Publications of Irion, K.
The Best of Both Worlds? Free Trade in Services and EU Law on Privacy and Data Protection
The article focuses on the interplay between European Union (EU) law on privacy and data protection and international trade law, in particular the General Agreement on Trade in Services (GATS) and the WTO dispute settlement system. The argument distinguishes between the effects of international trade law in the EU legal order on the one hand, and, on the other hand, how EU data protection law would fare in a hypothetical challenge under the GATS. The contribution will apply international trade law and the general exception in GATS Article XIV to typical requirements stemming from EU data protection law, especially on transfers of personal data to third countries. The article enumerates the specific legal risks for defending EU law on privacy and data protection and explains the practical implications of its hypothetical challenge under the GATS. These insights could be useful for the EU’s negotiators of the future bi- or multilateral free trade agreements, notably the Transatlantic Trade and Investment Partnership and the Trade in Services Agreement.
Your Digital Home is No Longer Your Castle: How Cloud Computing Transforms the (Legal) Relationship between Individuals and Their Personal Records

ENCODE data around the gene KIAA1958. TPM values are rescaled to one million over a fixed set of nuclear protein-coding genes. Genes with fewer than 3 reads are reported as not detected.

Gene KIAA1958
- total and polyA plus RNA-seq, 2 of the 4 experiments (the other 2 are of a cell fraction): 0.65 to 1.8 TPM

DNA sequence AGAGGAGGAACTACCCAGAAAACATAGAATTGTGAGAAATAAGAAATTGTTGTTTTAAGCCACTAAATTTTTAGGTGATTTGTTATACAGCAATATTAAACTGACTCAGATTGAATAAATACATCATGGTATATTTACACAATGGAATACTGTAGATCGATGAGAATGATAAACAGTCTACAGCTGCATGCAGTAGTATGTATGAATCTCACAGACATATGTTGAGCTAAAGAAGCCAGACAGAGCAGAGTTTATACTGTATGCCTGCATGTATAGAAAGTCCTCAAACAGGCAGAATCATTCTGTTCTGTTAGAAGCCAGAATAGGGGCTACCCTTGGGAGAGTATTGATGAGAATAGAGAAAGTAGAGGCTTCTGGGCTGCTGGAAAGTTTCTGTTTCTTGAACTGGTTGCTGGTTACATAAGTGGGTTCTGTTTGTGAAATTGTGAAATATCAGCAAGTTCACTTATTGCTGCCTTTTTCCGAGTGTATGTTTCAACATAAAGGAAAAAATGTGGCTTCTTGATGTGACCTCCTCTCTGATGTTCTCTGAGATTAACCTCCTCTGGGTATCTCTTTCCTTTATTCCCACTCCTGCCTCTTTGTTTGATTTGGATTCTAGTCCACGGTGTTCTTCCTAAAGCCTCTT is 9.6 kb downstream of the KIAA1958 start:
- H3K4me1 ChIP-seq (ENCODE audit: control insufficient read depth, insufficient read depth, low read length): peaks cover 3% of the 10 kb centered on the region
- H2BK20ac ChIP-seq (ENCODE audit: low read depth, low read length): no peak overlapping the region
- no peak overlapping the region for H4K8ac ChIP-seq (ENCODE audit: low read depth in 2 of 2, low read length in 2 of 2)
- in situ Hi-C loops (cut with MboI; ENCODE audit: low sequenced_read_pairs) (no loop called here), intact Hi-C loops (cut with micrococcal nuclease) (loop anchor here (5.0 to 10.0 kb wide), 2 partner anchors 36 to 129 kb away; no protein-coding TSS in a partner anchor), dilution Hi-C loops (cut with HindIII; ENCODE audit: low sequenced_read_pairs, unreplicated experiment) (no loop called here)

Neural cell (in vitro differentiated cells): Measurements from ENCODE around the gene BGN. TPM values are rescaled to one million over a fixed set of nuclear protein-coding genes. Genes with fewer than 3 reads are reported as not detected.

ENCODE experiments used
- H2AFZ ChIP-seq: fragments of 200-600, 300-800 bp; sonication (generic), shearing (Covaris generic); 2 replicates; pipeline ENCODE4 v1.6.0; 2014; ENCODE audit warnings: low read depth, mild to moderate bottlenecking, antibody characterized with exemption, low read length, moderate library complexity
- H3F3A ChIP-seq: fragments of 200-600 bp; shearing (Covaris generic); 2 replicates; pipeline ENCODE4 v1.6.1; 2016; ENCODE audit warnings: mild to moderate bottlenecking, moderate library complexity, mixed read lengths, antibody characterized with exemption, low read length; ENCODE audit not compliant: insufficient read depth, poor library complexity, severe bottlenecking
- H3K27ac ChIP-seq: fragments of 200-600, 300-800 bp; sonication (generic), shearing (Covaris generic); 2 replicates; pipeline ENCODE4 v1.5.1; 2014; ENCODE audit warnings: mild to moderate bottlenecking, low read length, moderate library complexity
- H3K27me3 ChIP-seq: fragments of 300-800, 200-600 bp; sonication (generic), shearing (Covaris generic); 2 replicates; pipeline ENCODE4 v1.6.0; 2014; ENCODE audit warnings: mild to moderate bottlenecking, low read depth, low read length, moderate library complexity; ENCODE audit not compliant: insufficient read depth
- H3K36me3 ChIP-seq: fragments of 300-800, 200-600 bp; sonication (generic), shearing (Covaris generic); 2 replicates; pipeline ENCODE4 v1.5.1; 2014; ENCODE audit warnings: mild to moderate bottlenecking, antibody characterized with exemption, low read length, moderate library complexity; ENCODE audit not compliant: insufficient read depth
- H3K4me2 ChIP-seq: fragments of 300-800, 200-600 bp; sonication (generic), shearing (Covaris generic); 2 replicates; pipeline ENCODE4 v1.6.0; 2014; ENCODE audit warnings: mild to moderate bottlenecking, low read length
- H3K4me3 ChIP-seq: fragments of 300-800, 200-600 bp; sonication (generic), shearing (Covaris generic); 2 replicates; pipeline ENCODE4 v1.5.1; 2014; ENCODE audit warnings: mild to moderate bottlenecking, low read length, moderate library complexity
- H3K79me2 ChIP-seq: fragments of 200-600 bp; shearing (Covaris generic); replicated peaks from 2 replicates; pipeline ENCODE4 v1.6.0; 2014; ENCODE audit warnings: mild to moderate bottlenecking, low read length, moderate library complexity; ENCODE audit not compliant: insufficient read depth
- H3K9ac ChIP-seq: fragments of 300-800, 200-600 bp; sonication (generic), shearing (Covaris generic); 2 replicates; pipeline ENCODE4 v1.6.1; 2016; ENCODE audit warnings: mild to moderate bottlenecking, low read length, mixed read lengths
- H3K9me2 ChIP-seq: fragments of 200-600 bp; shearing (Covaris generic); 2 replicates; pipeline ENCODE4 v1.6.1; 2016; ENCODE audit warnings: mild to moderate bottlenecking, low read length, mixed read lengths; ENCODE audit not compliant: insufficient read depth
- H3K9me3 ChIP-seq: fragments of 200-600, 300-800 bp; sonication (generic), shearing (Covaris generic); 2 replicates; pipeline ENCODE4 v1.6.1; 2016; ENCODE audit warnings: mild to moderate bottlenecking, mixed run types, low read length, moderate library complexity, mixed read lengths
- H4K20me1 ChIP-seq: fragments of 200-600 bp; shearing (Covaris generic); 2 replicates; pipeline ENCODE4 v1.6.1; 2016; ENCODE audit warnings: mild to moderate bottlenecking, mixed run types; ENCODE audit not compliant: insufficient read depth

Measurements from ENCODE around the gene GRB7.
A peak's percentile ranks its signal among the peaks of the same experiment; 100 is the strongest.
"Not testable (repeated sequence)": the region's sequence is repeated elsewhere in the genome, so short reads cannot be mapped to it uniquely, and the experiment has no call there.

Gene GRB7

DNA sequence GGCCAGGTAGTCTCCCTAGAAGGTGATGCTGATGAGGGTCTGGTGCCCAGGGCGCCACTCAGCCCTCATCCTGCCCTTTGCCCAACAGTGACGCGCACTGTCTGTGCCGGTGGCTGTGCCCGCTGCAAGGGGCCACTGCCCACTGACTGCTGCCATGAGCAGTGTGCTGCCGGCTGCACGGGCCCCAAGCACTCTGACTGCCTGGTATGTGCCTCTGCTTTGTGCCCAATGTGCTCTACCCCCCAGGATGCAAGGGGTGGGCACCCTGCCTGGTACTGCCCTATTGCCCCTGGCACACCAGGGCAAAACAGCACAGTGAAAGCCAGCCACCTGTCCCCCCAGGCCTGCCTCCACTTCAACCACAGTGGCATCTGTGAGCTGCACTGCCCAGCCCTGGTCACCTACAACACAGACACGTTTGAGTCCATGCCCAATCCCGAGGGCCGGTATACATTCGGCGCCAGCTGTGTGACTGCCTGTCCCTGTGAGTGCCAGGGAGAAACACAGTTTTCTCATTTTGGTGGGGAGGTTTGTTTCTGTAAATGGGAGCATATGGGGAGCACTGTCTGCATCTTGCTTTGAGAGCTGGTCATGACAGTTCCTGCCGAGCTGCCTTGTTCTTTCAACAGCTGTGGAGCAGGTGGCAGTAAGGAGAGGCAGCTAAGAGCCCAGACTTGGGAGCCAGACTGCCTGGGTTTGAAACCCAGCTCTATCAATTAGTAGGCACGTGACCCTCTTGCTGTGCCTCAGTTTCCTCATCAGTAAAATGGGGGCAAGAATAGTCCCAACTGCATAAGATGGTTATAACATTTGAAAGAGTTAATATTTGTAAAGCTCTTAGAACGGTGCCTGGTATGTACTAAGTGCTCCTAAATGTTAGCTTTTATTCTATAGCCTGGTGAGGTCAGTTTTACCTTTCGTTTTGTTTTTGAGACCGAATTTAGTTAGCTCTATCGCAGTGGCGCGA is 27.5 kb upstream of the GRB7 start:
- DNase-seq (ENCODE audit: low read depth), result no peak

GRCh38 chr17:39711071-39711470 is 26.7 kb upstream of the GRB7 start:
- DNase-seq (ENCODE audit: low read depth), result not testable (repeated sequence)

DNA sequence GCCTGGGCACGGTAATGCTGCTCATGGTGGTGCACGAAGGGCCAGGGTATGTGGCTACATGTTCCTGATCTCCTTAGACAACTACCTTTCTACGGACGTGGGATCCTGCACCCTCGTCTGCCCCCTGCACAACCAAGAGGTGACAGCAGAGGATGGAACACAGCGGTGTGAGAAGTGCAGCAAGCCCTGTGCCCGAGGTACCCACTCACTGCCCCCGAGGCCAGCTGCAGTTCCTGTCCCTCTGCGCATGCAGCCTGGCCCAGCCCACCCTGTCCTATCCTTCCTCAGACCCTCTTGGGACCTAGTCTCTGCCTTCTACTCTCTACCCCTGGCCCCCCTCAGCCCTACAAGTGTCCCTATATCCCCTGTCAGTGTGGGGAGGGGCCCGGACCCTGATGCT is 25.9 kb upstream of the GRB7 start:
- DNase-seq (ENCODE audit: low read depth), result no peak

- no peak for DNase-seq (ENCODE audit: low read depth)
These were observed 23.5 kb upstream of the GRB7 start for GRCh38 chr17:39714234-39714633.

In line with the overall trend individuals’ personal affairs, too, are composed of digital records to an increasing amount. At about the same time, the era of local storage in end-user equipment is about to give way to remote computing where data resides on third party equipment (cloud computing). Once information, and even the most personal one, is no longer stored on personal equipment the relationship between individual users and their digital assets belonging to them is becoming increasingly abstract. This contribution focuses on the implications of cloud computing for individuals’ unpublicized digital records. The question to be answered is whether—taken together—the progressing virtualization and the disruption of physical control produce a backslide for individual positions of rights. The article introduces the legal treatment of users’ digital personal records and how a technical transformation in combination with disparate legal protection and prevailing commercial practices are bound to impact the distribution of rights and obligations.
The Court of Justice and the Data Retention Directive in Digital Rights Ireland – Telling Off the EU Legislator and Teaching a Lesson in Privacy and Data Protection
In Digital Rights Ireland, the Court of Justice invalidated the 2006 Data Retention Directive, which required private providers to retain for a considerable period electronic communication metadata for law enforcement purposes.In this landmark ruling, the EU judiciary introduced a strict scrutiny test for EU legislative acts that interfere seriously with important rights protected by the Charter of Fundamental Rights and the European Convention on Human Rights—in this case, the rights to privacy and data protection—and applied a rigorous assessment of the proportionality of the measure under the Charter, criticising numerous aspects of the Directive.This article presents and analyses the judgment, discussing its implications for constitutional review and constitutionalism in the European Union, and the substantive and procedural constraints that it imposes on EU and national data retention schemes.It concludes by reflecting on the ruling’s impact on European integration and data related policies.